Firms consider cyber and IT-related risks to be the most likely to occur and to have the greatest potential impact on their operations, according to the 2015 International Business Resiliency Survey conducted by Marsh and the Disaster Recovery Institute International (DRII).
Marsh, in collaboration with DRII, surveyed about 200 C-suite executives, risk professionals, and business continuity managers from large and medium-sized corporations internationally about their organisations’ attitudes toward business risks and the risk mitigation processes they have in place.
The survey results indicated that organisations are better positioned to address traditional risks than non-traditional risks and that risk managers and CEOs have different perceptions about the severity and control measures in place for various risks facing their organisations.
Companies are underinsured in most cases
Among 10 suggested risk scenarios, the top risks in terms of impact and likelihood are: reputational damage from a sensitive data breach (impact 79% - likelihood 79%); the failure in a main IT data centre (59% - 77%); and online services being unavailable due to a cyber attack (58% - 77%). The risks with the lowest potential impact originate from a product recall event (15% - 21%).
According to the survey, CEOs overestimate their levels of protection for the most likely and high-impact risks: 28% stated they have dedicated insurance coverage against cyber attacks and 21% stated they have dedicated insurance protection for reputation damage after a data breach. However, only 6% of risk managers stated that they have dedicated coverage for these risks.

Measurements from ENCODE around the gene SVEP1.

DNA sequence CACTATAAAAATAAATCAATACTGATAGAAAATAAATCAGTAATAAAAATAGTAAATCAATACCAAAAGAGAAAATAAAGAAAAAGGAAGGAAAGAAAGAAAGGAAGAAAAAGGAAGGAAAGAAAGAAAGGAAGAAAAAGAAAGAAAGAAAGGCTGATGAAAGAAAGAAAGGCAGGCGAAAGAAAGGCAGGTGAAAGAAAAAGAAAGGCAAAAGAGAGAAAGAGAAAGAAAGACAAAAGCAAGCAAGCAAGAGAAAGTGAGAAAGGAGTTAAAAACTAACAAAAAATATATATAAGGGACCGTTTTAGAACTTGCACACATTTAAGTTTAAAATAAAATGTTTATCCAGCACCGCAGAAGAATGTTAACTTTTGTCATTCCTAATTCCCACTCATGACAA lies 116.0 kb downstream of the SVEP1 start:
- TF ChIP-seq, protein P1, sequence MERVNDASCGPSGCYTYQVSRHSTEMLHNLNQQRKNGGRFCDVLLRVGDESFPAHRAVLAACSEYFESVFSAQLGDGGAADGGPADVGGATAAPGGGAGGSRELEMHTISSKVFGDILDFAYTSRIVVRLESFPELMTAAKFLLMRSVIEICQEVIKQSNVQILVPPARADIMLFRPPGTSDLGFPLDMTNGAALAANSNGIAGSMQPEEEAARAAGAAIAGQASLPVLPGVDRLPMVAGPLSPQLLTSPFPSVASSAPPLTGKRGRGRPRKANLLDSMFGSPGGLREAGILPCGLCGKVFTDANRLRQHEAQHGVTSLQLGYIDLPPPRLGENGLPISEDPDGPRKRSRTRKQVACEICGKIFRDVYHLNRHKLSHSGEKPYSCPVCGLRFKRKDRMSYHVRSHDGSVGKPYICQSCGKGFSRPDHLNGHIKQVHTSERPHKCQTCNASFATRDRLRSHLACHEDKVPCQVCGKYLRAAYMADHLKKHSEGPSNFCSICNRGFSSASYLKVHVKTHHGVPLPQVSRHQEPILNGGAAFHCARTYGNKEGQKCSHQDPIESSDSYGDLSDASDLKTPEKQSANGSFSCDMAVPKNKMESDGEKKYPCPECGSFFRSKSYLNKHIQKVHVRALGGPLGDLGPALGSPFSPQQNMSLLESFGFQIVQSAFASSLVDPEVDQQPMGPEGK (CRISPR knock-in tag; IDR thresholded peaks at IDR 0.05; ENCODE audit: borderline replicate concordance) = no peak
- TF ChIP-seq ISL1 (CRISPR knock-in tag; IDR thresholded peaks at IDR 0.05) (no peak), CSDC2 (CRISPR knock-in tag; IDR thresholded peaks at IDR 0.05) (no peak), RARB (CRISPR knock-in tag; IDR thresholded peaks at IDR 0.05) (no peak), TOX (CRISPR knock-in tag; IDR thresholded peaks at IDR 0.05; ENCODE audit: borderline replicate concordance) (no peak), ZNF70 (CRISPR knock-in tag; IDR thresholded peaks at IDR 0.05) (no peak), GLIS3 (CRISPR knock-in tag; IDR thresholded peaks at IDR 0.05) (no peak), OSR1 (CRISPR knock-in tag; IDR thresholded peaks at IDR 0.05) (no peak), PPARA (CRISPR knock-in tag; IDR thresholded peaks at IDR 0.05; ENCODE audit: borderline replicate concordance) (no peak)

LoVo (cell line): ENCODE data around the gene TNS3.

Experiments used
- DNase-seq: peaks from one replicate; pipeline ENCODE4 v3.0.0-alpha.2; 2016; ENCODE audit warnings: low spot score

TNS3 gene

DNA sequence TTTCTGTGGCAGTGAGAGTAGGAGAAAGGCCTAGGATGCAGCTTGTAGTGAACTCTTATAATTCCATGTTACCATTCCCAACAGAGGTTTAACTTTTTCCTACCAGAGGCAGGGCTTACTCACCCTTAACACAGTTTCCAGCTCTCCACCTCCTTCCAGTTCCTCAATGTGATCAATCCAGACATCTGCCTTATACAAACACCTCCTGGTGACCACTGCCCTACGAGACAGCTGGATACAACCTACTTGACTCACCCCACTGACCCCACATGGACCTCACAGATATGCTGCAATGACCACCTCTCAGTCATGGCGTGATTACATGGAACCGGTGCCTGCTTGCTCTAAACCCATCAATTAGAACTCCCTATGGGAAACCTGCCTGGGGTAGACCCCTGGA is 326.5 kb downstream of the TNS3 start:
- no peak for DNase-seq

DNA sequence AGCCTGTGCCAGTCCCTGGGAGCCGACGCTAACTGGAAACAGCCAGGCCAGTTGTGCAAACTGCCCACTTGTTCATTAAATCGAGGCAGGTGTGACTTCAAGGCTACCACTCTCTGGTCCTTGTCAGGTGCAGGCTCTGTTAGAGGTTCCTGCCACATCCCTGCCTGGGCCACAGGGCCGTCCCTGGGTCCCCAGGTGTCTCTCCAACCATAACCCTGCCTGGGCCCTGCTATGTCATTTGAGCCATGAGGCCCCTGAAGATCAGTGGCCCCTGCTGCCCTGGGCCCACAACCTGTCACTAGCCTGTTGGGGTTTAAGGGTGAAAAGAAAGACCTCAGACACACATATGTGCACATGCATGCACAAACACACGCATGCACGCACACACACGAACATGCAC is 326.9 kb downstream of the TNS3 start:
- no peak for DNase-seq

“Product innovations in speciality insurance such as cyber make this a good time for organisations to revisit their coverage to make sure that it is properly nuanced to meet the unique needs of their industry and the corporation’s business goals,” said Mr David Batchelor, president of Marsh’s International Division. “Additionally, having a well thought out crisis management plan is a critical element in protecting an organisation’s reputation.”
Failure of IT systems and lack of crisis management planning
Three out of four respondents considered the failure of IT systems as one of two areas that could have the greatest impact on their organisation’s reputation, along with the lack of crisis management planning, the survey found. Both CEOs and risk managers identified IT system failure prevention (29%) as the most important area to invest in, with CEOs also highlighting intellectual property protection (25%).
In terms of preparedness, the majority of organisations believe they are better positioned to deal with traditional than non-traditional risks: Respondents rated the level of resilience of their organisations to be high for natural catastrophes and IT system failure (40% and 44% respectively), and low for political violence and an activist group attack on social media (both 32%).